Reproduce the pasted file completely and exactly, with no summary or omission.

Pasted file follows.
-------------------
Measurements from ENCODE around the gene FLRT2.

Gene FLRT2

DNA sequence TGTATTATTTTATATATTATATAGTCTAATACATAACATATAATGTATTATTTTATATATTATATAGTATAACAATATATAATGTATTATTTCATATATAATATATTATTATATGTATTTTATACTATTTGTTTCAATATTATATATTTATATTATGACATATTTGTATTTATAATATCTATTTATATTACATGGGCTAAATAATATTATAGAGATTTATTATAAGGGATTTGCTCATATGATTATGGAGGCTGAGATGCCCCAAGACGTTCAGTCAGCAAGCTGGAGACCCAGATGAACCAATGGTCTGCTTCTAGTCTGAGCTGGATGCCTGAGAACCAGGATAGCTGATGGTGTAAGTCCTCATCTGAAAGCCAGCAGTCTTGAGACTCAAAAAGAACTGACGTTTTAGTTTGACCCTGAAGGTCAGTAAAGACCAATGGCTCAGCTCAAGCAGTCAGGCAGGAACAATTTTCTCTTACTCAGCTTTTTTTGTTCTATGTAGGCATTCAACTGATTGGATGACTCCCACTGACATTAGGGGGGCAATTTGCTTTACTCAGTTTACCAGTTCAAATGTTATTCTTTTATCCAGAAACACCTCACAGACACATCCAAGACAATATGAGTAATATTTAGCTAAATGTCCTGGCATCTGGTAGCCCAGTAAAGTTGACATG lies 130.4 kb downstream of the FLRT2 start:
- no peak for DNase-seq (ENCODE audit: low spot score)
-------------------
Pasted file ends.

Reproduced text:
Measurements from ENCODE around the gene FLRT2.

Gene FLRT2

DNA sequence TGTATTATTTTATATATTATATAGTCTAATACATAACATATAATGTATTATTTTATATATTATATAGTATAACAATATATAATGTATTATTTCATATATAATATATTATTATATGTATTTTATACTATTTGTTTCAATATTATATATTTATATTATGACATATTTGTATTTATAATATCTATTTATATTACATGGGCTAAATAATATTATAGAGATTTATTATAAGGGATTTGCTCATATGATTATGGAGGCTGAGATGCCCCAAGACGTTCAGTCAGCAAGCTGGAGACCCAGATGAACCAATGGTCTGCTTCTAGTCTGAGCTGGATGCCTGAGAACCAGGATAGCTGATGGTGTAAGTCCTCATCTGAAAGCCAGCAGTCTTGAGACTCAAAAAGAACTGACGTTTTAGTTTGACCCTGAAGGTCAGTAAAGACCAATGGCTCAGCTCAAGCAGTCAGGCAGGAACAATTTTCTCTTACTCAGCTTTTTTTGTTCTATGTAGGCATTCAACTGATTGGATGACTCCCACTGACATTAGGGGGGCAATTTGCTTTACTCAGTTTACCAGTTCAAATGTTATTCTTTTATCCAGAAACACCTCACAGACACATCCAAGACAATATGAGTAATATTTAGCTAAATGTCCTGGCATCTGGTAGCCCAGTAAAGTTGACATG lies 130.4 kb downstream of the FLRT2 start:
- no peak for DNase-seq (ENCODE audit: low spot score)